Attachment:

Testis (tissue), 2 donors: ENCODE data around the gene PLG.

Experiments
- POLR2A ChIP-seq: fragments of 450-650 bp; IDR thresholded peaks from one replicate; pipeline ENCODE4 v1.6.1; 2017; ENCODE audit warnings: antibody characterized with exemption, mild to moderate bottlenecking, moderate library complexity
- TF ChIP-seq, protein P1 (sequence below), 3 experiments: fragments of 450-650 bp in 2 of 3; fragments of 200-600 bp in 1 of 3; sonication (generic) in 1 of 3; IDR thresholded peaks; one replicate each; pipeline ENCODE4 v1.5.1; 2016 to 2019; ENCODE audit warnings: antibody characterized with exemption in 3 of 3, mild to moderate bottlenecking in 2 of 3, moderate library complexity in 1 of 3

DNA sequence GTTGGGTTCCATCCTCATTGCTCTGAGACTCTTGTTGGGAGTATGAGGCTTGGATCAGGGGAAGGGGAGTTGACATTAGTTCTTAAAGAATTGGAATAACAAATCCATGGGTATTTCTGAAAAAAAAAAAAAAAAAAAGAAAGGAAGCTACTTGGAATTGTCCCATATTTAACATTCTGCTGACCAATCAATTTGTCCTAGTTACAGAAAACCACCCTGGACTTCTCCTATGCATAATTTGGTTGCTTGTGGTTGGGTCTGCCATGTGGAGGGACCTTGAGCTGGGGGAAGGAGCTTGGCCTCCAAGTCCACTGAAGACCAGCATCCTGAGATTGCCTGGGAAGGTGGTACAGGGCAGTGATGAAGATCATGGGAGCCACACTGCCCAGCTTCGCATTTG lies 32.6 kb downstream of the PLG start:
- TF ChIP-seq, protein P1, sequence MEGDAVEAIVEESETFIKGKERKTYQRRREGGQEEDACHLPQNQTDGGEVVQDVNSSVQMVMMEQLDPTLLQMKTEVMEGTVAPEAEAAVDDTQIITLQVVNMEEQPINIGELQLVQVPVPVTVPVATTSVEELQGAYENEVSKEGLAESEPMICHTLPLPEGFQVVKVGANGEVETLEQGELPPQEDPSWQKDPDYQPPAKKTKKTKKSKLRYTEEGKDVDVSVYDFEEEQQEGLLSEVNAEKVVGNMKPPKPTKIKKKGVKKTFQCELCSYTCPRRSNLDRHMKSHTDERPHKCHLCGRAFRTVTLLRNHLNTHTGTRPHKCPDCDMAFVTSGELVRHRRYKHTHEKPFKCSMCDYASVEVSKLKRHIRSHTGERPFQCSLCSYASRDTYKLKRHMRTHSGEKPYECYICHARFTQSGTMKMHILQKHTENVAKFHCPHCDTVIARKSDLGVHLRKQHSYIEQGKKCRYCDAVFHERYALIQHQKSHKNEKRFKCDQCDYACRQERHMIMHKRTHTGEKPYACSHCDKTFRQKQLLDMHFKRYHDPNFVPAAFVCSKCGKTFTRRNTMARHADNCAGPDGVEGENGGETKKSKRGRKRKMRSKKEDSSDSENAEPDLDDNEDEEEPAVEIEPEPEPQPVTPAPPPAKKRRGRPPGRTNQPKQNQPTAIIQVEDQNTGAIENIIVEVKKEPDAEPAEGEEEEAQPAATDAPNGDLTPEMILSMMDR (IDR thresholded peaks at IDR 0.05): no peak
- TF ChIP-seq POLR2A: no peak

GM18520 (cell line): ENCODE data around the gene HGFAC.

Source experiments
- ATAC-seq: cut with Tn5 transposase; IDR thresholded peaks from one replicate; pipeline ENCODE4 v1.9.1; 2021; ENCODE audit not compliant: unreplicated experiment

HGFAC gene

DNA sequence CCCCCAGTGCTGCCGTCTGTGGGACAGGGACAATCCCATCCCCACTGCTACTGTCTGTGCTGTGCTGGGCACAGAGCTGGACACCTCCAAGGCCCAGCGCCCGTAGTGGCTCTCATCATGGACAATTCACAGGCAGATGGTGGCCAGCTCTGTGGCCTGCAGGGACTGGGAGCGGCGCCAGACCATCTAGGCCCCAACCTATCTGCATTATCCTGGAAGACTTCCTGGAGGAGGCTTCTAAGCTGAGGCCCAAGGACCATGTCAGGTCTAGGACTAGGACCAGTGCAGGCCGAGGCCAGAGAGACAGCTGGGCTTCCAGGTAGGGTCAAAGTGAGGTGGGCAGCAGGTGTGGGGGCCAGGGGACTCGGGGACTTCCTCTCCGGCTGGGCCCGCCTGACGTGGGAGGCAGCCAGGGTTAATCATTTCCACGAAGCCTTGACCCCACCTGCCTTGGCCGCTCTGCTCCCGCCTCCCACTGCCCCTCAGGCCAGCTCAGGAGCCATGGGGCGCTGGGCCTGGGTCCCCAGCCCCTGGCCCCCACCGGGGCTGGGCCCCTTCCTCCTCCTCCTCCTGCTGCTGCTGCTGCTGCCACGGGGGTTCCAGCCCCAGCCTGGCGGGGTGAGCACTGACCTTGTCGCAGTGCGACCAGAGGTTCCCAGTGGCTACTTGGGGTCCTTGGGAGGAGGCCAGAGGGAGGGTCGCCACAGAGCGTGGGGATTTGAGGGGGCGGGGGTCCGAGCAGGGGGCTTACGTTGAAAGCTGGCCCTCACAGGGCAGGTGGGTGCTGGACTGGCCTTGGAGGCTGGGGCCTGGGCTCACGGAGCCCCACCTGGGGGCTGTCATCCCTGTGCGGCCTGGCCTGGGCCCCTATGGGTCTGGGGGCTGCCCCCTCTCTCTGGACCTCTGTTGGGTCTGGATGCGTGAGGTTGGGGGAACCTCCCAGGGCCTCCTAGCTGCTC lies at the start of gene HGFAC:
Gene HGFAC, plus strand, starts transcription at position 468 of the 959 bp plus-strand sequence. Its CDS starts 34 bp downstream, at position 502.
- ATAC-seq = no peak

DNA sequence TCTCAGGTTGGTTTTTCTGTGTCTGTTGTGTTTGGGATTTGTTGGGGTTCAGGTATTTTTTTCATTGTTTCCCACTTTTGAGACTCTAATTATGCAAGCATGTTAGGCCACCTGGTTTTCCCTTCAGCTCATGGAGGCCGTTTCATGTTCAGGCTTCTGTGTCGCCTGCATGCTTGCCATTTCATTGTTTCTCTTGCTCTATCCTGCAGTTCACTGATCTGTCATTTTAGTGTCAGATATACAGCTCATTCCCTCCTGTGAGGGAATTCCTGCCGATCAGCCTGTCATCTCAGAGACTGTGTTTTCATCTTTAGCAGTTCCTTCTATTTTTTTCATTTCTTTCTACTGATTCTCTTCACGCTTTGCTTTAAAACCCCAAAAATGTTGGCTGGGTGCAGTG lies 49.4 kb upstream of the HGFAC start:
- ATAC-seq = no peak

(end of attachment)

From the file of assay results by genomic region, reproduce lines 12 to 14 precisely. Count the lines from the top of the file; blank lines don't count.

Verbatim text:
DNA sequence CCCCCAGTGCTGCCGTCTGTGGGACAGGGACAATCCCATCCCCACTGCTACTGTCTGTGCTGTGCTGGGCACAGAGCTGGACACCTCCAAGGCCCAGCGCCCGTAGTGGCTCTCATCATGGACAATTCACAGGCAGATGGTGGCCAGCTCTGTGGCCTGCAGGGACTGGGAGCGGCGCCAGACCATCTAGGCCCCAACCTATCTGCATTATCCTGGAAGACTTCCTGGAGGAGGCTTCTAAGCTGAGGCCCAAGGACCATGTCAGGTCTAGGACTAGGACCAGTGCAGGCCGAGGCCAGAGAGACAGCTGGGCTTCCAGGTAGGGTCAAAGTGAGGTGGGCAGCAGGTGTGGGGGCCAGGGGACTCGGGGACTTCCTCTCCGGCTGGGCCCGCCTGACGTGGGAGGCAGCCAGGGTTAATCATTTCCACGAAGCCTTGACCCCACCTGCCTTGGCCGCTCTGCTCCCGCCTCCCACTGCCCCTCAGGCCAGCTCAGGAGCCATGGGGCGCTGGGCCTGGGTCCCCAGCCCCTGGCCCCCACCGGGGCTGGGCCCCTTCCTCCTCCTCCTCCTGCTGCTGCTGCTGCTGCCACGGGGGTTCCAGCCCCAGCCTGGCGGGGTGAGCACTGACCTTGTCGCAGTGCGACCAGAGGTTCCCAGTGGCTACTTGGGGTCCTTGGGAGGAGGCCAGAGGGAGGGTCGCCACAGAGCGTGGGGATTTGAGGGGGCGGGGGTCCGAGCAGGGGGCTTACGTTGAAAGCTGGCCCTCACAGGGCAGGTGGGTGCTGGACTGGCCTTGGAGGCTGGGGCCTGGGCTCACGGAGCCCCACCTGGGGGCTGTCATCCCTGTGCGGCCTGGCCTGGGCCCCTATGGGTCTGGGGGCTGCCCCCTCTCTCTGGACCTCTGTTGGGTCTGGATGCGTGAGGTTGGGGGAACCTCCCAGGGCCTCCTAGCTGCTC lies at the start of gene HGFAC:
Gene HGFAC, plus strand, starts transcription at position 468 of the 959 bp plus-strand sequence. Its CDS starts 34 bp downstream, at position 502.
- ATAC-seq = no peak